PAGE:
model: crowdsourcing repair from the community. This study proposes that rural network infrastructure can be configured to self-report error statuses to people living nearby via automated error detection and SMS messages, which could recruit people to help. We were curious about what would happen if an arbitrary person received such a message — whether they would come to help out or recruit others, and whether they would be willing and able to attempt fixes themselves. We decided to explore this by sending recruitment messages for help with the network to the 64 subscribers present on a community cellular network in the Philippines on one early afternoon in August 2017.

Study Site: San Andres, Philippines

At this point, the University of the Philippines networks were not yet ready for launch, so we decided to start our investigation in a rural barangay called San Andres about a three hour commute over land from Manila. The network there, though it uses the same core technology as our deployments, was set up around two years ago by the national telecom Globe, and is managed very differently from ours. The people assigned by Globe to manage the network are the head of the local government, or “Barangay captain,” and the “Tanod,” analogous to a town sheriff. However, they have not been instructed on how to perform repairs themselves, but only to contact an engineer from Globe when something goes wrong.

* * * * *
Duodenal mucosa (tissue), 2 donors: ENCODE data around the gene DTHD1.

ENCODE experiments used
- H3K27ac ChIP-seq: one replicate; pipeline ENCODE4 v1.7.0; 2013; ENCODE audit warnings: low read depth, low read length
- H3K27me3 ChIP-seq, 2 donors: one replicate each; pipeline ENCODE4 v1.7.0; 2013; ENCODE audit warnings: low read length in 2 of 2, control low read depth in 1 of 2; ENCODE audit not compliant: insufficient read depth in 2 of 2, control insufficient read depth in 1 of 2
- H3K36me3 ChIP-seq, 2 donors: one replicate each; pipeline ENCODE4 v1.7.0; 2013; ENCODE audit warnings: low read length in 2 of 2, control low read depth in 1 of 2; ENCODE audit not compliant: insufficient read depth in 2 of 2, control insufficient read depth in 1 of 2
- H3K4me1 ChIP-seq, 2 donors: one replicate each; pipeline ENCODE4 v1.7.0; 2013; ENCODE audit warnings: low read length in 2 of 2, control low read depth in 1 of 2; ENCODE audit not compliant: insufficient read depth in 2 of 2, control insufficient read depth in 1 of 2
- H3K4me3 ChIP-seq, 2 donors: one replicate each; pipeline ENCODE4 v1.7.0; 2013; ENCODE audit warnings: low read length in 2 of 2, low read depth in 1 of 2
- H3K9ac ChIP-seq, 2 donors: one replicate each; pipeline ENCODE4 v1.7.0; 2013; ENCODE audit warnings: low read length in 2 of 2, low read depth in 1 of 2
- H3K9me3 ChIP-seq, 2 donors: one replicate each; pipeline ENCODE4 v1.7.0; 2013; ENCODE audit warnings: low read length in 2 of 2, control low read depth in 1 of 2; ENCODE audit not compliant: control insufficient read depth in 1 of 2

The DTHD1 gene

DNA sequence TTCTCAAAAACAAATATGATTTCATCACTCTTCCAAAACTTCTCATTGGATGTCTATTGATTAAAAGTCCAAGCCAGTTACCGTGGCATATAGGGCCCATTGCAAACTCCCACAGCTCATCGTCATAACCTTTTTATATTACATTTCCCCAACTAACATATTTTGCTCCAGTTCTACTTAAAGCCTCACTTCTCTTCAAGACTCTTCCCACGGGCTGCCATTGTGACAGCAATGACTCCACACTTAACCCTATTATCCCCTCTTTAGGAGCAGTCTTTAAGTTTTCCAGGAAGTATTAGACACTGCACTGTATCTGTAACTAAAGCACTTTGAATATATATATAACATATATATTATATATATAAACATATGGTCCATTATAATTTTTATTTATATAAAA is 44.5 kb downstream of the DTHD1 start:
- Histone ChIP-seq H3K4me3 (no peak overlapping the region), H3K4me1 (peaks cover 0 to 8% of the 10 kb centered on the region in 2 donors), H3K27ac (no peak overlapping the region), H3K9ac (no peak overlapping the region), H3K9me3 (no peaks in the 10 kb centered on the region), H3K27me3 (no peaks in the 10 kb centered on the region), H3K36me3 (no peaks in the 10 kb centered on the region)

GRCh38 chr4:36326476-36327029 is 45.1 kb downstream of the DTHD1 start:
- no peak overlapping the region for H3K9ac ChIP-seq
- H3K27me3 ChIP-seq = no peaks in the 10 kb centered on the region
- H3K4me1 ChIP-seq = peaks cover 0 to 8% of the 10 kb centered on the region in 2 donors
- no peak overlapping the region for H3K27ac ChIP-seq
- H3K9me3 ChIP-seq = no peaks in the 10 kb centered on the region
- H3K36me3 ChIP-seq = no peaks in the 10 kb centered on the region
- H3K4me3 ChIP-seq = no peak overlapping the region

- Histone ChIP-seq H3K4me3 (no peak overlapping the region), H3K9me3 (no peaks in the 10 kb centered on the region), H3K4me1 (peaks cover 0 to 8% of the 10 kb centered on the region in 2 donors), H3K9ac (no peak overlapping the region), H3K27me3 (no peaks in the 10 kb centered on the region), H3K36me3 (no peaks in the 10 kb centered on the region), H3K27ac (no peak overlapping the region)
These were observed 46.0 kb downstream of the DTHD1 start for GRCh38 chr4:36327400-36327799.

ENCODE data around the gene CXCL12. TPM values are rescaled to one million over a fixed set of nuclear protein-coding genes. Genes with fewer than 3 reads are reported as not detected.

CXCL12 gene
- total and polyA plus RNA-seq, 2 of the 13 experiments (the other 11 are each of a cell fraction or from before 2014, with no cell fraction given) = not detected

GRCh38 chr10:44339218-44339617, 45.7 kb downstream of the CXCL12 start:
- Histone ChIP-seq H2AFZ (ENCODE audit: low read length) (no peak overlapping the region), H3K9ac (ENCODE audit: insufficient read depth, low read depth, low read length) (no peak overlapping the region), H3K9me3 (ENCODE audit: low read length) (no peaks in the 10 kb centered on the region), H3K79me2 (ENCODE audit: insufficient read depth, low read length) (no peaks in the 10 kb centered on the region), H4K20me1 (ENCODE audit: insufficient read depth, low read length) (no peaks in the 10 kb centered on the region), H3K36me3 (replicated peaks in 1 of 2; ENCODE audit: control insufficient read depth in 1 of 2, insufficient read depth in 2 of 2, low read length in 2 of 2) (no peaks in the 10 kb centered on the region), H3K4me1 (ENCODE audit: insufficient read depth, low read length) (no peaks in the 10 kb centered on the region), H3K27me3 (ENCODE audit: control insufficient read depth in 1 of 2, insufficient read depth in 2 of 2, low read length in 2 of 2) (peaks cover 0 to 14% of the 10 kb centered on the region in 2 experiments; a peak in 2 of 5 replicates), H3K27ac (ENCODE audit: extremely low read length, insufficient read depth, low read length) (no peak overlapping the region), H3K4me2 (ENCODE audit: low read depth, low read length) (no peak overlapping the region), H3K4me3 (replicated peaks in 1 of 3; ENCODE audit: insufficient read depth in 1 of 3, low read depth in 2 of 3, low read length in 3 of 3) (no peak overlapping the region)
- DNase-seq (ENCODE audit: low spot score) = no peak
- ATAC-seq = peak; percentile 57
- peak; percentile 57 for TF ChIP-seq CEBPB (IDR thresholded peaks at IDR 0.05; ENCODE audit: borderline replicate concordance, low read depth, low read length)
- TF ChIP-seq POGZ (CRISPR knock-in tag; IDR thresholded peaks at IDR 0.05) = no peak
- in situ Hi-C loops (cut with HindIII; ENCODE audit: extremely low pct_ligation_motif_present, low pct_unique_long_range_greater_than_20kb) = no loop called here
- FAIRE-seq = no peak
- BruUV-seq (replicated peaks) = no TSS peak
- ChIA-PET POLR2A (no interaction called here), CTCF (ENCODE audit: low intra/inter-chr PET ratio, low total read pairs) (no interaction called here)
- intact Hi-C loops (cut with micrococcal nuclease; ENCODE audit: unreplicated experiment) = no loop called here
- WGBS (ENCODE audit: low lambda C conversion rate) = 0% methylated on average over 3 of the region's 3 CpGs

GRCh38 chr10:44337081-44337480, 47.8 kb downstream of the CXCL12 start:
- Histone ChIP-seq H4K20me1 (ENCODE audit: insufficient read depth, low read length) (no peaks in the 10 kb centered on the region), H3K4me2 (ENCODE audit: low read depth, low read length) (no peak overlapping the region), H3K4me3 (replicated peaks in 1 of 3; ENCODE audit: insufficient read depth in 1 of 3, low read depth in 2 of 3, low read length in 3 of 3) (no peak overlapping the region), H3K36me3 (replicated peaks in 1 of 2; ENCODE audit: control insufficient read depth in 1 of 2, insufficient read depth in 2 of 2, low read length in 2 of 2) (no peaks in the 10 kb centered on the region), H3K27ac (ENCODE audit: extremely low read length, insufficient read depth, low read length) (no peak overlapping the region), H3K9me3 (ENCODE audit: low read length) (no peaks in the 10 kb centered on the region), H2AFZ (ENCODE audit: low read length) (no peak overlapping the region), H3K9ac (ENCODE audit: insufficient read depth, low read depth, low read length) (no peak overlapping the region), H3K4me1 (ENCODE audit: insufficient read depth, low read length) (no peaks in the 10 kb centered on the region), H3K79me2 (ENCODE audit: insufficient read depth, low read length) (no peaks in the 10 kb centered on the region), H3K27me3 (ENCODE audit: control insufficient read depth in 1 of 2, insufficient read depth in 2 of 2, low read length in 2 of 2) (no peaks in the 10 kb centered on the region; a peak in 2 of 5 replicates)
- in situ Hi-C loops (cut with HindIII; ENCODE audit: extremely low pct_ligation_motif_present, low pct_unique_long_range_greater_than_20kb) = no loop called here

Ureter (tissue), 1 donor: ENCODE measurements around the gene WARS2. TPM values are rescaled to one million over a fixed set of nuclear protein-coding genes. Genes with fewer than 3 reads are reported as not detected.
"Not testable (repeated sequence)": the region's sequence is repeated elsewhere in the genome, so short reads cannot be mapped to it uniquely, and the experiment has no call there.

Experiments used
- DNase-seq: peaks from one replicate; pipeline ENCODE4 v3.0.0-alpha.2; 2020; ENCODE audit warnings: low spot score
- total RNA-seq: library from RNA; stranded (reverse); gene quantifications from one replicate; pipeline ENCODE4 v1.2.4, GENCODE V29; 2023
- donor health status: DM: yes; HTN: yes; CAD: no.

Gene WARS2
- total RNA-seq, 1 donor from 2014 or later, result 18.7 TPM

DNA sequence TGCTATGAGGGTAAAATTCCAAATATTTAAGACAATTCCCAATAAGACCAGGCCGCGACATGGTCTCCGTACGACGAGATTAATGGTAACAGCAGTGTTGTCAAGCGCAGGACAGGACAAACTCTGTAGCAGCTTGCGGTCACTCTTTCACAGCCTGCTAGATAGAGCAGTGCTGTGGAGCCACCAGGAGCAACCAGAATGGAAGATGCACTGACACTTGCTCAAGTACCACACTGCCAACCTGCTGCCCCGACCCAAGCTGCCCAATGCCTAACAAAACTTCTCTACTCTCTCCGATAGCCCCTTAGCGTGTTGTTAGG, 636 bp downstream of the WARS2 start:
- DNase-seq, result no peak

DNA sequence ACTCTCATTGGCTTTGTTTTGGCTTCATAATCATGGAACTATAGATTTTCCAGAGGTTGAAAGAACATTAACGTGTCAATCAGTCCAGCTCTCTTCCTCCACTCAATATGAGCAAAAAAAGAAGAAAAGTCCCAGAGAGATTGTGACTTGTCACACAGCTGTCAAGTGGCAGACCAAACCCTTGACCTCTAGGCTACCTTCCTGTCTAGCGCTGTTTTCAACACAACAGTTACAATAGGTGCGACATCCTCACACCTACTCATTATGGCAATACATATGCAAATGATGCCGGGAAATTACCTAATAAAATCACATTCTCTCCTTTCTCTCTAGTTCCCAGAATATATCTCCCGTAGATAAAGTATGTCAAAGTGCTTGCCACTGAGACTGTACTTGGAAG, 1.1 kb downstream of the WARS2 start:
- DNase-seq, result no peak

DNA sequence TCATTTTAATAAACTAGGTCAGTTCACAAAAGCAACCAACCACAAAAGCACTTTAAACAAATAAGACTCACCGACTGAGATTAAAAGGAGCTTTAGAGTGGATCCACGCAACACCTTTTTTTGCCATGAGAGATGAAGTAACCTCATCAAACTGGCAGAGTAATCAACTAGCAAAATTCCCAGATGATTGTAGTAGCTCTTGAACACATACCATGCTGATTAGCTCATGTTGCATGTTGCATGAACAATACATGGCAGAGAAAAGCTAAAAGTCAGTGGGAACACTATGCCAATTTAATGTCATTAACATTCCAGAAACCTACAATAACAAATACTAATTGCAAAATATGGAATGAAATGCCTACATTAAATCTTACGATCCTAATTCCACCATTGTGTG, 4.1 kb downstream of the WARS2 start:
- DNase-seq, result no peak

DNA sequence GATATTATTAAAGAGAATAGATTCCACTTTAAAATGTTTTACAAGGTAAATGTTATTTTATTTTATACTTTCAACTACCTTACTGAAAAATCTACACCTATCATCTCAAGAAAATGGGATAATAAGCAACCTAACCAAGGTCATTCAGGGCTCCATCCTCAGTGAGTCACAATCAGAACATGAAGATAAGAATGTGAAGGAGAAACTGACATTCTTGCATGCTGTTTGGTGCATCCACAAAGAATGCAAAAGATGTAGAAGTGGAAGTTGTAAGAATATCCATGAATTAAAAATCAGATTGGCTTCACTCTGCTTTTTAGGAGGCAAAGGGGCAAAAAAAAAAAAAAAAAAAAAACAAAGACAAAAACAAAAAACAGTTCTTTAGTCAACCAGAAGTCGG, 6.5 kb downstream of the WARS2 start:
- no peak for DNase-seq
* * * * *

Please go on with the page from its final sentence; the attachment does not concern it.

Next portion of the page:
Participation from the Barangay

After we sent the SMSs, over a third of the 64 recipients came to participate, and three quarters of them were women. We found out during the interviews that this was due in part to many men being away for work in the city during the daytime.

There was a wide range of occupations amongst the respondents, of which I will highlight just a few. We had a banana farmer, three housewives, and a recycler/trader who recruited and sent her son, a recent graduate in agricultural engineering, because she thought he’d be of help. Including the son, three respondents were all either students or recent graduates in engineering in the area. There was one woman who makes and sells bamboo brooms who described herself as a “fast learner” and seemed pretty eager to be involved. There was a real estate agent, a “lay minister” or local legal authority who handles land disputes, and a rice farmer/handyman. Basically, these were mostly ordinary people from the town skewed slightly towards having some favorable attitudes towards technology, and especially the cell network. As the real estate agent said in reference to helping with the repairs, “if we can, we would surely do it,” because it helps the whole community and “it is very hard without [the cell service].”